This study compared 1-year risk of psychiatric hospitalization and treatment costs in commercially insured patients with bipolar disorder, treated with aripiprazole, ziprasidone, olanzapine, quetiapine or risperidone.
This was a retrospective propensity score-matched cohort study using the Ingenix Lab/Rx integrated insurance claims dataset. Patients with bipolar disorder and 180 days of pre-index enrollment without antipsychotic exposure who received atypical antipsychotic agents were followed for up to 12 months following the initial antipsychotic prescription. The primary analysis used Cox proportional hazards regression to evaluate time-dependent risk of hospitalization, adjusting for age, sex and pre-index hospitalization. Generalized gamma regression compared post-index costs between treatment groups.
Compared to aripiprazole, ziprasidone, olanzapine and quetiapine had higher risks for hospitalization (hazard ratio 1.96, 1.55 and 1.56, respectively; p < 0.05); risperidone had a numerically higher but not statistically different risk (hazard ratio 1.37; p = 0.10). Mental health treatment costs were significantly lower for aripiprazole compared with ziprasidone (p = 0.004) and quetiapine (p = 0.007), but not compared to olanzapine (p = 0.29) or risperidone (p = 0.80). Total healthcare costs were significantly lower for aripiprazole compared to quetiapine (p = 0.040) but not other comparators.
In commercially insured adults with bipolar disorder followed for 1 year after initiation of atypical antipsychotics, treatment with aripiprazole was associated with a lower risk of psychiatric hospitalization than ziprasidone, quetiapine, olanzapine and risperidone, although this did not reach significance with the latter. Aripiprazole was also associated with significantly lower total healthcare costs than quetiapine, but not the other comparators.
Sexual dysfunction is a common condition in patients taking antipsychotics, and is the most bothersome symptom and adverse drug effect, resulting in a negative effect on treatment compliance. It is known that hyperprolactinemia is a major cause of sexual dysfunction. Based on the blockade of dopamine D2 receptors, haloperidol, risperidone, and amisulpride are classed as prolactin-elevating antipsychotics, while olanzapine, clozapine, quetiapine, ziprasidone, and aripiprazole are classed as prolactin-sparing drugs. Risperidone and the other typical antipsychotics are associated with a high rate of sexual dysfunction as compared to olanzapine, clozapine, quetiapine, and aripiprazole. With regard to treatment in patients suffering from sexual dysfunction, sildenafil was associated with significantly more erections sufficient for penetration as compared to a placebo. Subsequent studies are needed in order to provide physicians with a better understanding of this problem, thereby leading toward efficacious and safe solutions.
Sexual dysfunction; Antipsychotic agents; Management
The purpose of this study was to evaluate the long-term cost-effectiveness (including hospitalizations and cardiometabolic consequences) of atypical antipsychotics among adults with schizophrenia.
A 5-year Markov cohort cost-effectiveness model, from a US payer perspective, was developed to compare lurasidone, generic risperidone, generic olanzapine, generic ziprasidone, aripiprazole, and quetiapine extended-release. Health states included in the model were patients: on an initial atypical antipsychotic; switched to a second atypical antipsychotic; and on clozapine after failing a second atypical antipsychotic. Incremental cost-effectiveness ratios (ICERs) assessed incremental cost/hospitalization avoided. Effectiveness inputs included discontinuations, hospitalizations, weight change, and cholesterol change from comparative clinical trials for lurasidone and for aripiprazole, and the Clinical Antipsychotic Trials of Intervention Effectiveness for other comparators. Atypical antipsychotic-specific relative risk of diabetes obtained from a retrospective analysis was used to predict cardiometabolic events per Framingham body mass index risk equation. Mental health costs (relapsing versus nonrelapsing patients) and medical costs associated with cardiometabolic consequences (cardiovascular events and diabetes management) were obtained from published sources. Atypical antipsychotic costs were estimated from Red Book® prices at dose(s) reported in clinical data sources used in the model (weighted average dose of lurasidone and average dose for all other comparators). Costs and outcomes were discounted at 3%, and model robustness was tested using one-way and probabilistic sensitivity analyses.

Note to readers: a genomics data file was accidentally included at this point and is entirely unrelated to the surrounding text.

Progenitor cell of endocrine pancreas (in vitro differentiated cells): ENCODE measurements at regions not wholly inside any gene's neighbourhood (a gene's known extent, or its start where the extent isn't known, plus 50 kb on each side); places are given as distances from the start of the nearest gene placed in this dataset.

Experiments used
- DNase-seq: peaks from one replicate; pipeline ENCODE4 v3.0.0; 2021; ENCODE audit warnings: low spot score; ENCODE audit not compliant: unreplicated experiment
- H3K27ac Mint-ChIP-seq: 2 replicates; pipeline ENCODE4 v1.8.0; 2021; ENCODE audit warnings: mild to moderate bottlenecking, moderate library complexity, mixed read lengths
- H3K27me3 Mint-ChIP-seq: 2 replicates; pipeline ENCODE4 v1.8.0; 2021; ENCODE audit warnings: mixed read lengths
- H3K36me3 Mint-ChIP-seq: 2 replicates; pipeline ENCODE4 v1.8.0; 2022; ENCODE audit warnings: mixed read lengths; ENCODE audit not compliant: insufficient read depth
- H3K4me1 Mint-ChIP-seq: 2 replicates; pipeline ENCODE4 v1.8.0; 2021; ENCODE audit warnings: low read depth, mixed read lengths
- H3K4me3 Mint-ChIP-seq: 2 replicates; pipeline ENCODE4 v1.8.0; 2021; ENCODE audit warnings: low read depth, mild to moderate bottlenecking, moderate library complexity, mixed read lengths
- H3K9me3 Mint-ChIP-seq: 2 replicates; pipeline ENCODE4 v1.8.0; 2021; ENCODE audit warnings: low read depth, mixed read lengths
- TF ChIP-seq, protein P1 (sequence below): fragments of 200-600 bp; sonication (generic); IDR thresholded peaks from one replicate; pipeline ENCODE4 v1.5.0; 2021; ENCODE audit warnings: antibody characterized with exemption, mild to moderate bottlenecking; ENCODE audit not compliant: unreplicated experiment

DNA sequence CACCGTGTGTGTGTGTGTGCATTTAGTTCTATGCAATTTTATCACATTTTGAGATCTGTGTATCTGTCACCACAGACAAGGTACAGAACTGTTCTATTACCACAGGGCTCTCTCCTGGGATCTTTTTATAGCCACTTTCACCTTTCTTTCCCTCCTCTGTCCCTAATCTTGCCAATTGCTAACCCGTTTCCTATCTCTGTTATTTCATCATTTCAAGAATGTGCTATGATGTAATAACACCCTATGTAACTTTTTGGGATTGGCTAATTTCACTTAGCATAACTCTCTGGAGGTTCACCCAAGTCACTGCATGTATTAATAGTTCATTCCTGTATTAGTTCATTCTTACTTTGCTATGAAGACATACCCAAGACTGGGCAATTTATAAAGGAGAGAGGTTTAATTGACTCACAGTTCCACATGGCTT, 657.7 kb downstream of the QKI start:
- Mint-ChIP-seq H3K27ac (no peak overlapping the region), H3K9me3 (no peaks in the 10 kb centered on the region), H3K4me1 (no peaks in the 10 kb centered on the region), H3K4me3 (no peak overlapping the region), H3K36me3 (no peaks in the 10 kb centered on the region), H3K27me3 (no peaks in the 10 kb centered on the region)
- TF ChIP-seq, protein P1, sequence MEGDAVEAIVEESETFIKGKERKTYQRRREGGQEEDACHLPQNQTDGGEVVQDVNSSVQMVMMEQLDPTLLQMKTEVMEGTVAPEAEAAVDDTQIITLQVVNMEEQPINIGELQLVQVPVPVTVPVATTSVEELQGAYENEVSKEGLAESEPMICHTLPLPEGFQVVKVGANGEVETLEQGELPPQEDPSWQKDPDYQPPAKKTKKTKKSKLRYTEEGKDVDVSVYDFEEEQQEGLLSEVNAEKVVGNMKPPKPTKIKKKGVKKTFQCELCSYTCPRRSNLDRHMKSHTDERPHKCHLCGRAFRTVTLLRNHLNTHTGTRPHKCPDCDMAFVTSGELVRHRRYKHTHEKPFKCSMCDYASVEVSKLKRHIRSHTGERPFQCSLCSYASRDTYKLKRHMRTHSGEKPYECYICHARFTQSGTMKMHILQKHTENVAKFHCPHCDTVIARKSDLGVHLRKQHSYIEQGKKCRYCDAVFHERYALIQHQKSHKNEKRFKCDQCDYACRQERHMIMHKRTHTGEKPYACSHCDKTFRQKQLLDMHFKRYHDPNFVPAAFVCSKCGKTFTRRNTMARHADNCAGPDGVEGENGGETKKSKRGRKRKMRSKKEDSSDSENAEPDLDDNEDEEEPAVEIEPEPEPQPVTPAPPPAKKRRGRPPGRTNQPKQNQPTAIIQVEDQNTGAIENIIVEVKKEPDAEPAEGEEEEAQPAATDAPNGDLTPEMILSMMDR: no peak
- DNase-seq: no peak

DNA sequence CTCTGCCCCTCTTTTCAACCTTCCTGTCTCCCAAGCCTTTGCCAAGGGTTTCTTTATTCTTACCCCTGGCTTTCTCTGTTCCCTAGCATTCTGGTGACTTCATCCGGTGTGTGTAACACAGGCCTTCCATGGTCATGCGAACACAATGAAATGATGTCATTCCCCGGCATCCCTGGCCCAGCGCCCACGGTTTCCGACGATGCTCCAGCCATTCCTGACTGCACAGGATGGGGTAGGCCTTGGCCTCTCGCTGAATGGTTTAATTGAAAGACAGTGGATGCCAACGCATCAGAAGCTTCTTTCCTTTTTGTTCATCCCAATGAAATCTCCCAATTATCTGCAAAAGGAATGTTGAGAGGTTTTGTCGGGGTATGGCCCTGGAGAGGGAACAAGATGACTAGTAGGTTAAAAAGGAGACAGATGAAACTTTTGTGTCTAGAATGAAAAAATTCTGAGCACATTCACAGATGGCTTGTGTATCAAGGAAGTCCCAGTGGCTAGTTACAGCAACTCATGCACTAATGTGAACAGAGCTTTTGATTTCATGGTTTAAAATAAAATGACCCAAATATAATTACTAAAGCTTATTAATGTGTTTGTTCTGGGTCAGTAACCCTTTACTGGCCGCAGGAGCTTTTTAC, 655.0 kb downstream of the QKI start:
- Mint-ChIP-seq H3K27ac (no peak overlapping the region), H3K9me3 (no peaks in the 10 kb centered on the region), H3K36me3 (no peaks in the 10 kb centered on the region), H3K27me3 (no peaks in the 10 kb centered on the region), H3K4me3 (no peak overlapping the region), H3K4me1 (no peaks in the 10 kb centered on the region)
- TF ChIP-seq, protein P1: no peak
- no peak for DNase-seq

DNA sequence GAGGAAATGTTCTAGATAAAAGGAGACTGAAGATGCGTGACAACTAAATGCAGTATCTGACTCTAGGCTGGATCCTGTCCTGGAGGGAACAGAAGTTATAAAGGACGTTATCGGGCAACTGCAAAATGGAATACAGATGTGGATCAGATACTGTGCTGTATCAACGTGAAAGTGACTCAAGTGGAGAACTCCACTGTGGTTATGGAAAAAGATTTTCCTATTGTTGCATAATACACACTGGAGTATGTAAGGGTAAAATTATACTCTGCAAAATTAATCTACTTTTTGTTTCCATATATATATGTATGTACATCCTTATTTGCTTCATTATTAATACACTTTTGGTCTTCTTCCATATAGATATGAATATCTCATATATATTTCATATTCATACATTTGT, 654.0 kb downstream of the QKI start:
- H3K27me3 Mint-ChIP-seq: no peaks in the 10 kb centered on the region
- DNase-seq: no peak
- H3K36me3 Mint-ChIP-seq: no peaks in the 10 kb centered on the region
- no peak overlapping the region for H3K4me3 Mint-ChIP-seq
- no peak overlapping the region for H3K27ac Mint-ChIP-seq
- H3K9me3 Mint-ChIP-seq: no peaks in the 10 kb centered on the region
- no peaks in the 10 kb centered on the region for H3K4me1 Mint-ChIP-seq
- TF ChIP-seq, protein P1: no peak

Ziprasidone, olanzapine, quetiapine extended-release, and aripiprazole were dominated by other comparators and removed from the comparative analysis. ICER for lurasidone versus risperidone was $25,884/relapse-related hospitalization avoided. At a $50,000 willingness-to-pay threshold, lurasidone has an 86.5% probability of being cost-effective, followed by a 7.2% probability for olanzapine, and 6.3% for risperidone. One-way sensitivity analysis showed the model is sensitive to lurasidone and generic risperidone hospitalization rates.
Generic risperidone is the least costly atypical antipsychotic. Lurasidone is more costly and more effective than risperidone and is cost-effective at willingness-to-pay thresholds of greater than $25,844 per hospitalization avoided. The favorable cost-effectiveness of lurasidone is driven by its clinical benefits (eg, efficacy in preventing hospitalizations in patients with schizophrenia) and its minimal cardiometabolic adverse effect profile.
cost-effectiveness; economic; model; schizophrenia; atypical antipsychotic